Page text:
If Third Millennium Farming has its way, Americans will soon be noshing on crickets and cricket-based food as a regular part of their diets, as a viable protein alternative to meat. Founder Jakub Dzamba has been frightening his wife for the past few months, developing an at-home cricket farm for the commercial market.  But the McGill University Ph.D. student feels that raising crickets could be the sustainable farming answer for nourishing our growing population.

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green design, eco design, sustainable design, Third Millennium Farming, Jakub Dzamba, McGill University, cricket farm, cricket eating, insect eating Eating insects has been coming up a lot in the news lately, but despite all the chatter, Americans are still resistant to chomping on a cricket. But as Third Millennium points out, they are incredibly nutritious, cause little environmental harm, and are sustainable. With these perks in mind, Dzamba has begun designing cricket farms for human consumption, in varying sizes ranging from large scale to desktop.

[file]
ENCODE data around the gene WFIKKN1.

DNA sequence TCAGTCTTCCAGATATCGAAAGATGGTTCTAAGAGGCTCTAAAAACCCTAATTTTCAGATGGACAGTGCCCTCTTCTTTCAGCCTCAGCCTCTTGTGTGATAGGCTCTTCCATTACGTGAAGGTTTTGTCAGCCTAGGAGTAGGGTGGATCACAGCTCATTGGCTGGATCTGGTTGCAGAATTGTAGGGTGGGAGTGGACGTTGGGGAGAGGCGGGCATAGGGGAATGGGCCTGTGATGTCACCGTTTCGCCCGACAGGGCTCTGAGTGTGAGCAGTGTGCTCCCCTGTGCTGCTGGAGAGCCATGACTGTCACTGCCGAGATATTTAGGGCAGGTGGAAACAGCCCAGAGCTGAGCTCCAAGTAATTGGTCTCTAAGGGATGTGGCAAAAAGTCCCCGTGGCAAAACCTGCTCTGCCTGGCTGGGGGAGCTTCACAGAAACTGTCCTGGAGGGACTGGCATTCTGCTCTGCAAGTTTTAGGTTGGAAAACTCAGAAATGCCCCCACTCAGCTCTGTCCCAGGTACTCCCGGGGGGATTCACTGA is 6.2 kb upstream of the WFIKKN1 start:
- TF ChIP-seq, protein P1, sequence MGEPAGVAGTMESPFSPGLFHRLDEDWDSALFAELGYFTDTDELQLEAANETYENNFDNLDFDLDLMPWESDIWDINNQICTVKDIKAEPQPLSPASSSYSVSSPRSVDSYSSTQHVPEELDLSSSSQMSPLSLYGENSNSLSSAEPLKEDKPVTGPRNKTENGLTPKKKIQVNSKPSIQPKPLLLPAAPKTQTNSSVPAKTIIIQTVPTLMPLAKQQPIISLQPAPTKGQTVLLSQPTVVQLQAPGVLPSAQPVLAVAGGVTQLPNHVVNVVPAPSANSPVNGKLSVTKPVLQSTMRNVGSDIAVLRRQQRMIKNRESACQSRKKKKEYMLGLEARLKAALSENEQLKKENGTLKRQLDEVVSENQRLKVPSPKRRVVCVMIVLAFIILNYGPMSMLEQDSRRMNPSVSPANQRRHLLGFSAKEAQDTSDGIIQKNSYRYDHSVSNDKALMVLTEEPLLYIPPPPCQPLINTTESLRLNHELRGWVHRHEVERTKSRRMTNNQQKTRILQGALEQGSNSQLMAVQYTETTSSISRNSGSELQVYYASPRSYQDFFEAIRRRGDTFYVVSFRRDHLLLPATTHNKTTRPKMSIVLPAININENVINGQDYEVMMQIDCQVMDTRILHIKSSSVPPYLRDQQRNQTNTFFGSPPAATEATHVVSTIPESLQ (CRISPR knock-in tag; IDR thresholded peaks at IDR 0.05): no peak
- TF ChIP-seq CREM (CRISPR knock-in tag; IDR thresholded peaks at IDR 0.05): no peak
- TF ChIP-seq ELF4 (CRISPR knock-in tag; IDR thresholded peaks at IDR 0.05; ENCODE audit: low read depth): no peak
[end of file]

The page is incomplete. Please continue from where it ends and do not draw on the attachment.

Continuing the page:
Dzamba foresees a future of sustainable urban cricket farming. With his designs, a farm can easily be set up in an office building or even at home.  Each of his prototypes have been refined to safely contain the crickets inside, without the fear of any escaping. The crickets lay their eggs, then they are lulled to sleep by lowering the temperature, and eventually frozen until meal time. Dzamba has even made a small version that fits on a desktop and can produce enough protein for one person. Although many are still skeptical, Dzamba has found success with his events and demonstrations, like at the recent Future Food Salon in New York.

+ Third Millennium Farming

Via Fast Company

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